Monday, February 2, 2009

One Former Las Vegas Businessman is a Trademark “Virgin” No More

A former Las Vegas businessman got a lesson in trademark law and found out the hard way how seriously some large companies take their trademarks.

This last Saturday, the Las Vegas Review Journal had an article (link here) about a lawsuit filed by Virgin Enterprises, Ltd. (“Virgin”), the owner of numerous trademark registrations for the mark VIRGIN, against Paul Johnson, the owner of Virgin Properties – a company specializing in acquiring and development of previously untouched property (i.e., “virgin” property). [Note: I was unable to find the lawsuit listed on].

Benjamin Spillman, the reporter who wrote the story, interviewed me about the lawsuit and included a few of my quotes.

As most lawyers in the trademark world already know, Virgin is well known for trying to stop any other businesses from using the word “Virgin” in connection with any other goods and services (regardless of whether Virgin actually holds any trademark rights to the mark VIRGIN in connection with an alleged infringers goods and services – and thus apparently having to rely on a dilution type of argument occasionally where the traditional likelihood of confusion might fail). Click here for a listing of other trademark applicants who were challenged by Virgin in their attempt to register some mark with the word VIRGIN in it.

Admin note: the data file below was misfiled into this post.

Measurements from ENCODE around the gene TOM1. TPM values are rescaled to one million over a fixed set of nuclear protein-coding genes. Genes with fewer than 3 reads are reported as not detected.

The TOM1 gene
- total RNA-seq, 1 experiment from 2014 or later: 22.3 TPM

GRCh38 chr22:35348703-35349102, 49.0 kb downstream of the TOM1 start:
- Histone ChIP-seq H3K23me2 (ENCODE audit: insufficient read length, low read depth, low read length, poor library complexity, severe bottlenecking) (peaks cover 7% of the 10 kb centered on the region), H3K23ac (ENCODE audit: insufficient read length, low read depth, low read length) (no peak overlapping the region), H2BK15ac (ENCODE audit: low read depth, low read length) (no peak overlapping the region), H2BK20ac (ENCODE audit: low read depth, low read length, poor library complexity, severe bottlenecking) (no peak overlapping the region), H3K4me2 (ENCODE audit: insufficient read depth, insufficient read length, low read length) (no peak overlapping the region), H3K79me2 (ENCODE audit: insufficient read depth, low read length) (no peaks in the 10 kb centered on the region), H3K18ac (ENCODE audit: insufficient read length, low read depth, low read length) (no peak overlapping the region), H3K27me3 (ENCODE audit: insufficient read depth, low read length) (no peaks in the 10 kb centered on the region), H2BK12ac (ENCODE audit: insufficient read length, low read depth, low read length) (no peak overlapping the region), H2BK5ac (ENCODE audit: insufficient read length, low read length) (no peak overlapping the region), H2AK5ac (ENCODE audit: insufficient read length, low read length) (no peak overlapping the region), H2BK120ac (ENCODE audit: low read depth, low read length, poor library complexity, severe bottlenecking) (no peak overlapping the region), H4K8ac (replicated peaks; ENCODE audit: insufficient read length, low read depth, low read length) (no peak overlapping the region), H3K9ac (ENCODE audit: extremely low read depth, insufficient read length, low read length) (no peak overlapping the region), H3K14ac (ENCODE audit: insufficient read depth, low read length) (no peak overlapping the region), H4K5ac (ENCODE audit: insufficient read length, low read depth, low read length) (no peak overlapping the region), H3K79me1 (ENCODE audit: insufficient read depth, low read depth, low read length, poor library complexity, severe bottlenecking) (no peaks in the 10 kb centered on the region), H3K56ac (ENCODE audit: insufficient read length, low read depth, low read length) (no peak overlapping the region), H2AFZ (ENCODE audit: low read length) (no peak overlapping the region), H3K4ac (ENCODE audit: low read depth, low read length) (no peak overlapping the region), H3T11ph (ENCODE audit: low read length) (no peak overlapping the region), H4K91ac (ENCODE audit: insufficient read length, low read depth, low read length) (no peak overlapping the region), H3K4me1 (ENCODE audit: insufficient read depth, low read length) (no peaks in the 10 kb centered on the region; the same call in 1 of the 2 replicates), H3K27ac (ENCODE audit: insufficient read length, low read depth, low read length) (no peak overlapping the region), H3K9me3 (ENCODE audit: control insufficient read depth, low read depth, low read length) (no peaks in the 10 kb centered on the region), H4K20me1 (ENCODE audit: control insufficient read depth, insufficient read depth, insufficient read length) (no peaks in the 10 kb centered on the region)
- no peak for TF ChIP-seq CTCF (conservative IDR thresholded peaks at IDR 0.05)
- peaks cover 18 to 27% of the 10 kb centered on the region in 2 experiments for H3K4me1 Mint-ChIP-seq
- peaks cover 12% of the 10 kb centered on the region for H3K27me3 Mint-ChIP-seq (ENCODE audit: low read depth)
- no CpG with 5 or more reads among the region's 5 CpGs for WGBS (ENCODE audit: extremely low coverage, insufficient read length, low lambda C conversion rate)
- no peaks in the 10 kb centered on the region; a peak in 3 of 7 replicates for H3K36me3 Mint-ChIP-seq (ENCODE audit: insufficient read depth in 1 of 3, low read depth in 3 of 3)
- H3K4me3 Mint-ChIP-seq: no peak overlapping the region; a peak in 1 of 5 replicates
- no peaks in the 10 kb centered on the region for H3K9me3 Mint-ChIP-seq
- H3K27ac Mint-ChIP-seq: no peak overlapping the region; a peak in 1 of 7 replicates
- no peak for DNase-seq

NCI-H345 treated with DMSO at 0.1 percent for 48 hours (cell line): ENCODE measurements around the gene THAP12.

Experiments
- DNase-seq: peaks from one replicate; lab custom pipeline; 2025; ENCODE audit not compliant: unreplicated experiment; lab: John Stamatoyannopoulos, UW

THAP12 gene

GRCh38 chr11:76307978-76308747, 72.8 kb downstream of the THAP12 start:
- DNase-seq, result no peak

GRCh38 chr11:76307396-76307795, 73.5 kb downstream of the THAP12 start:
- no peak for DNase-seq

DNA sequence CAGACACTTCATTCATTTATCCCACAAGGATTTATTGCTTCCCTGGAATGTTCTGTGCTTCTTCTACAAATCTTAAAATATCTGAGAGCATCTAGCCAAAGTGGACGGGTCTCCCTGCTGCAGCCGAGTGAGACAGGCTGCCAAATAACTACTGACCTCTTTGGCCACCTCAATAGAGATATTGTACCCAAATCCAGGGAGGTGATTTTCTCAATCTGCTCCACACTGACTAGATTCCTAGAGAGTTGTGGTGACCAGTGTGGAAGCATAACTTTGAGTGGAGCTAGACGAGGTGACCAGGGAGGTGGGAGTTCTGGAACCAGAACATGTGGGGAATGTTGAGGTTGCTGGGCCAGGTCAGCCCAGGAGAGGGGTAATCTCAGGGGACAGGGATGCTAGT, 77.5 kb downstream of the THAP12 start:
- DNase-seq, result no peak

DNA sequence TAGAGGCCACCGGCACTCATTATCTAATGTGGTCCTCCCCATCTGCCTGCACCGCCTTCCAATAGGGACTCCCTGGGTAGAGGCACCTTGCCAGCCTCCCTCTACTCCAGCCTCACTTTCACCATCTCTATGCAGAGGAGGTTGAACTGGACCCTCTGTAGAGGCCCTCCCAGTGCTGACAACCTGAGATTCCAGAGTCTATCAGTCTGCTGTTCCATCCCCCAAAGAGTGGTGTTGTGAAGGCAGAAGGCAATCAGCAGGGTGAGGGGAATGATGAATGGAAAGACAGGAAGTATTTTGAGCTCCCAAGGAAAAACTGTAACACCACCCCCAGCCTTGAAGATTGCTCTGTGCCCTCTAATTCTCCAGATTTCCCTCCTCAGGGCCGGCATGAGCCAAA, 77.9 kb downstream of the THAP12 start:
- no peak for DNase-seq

And thus, the reason why this man using the term VIRGIN in connection with the descriptive term PROPERTIES incurred the wrath of Virgin.

Of course, one wonders if Johnson had instead chosen to use “virgin properties” in a more obviously descriptive sense (e.g., “Paul Johnson – Selling Virgin Properties Exclusively Since 2000”), would Virgin still have gone after him?

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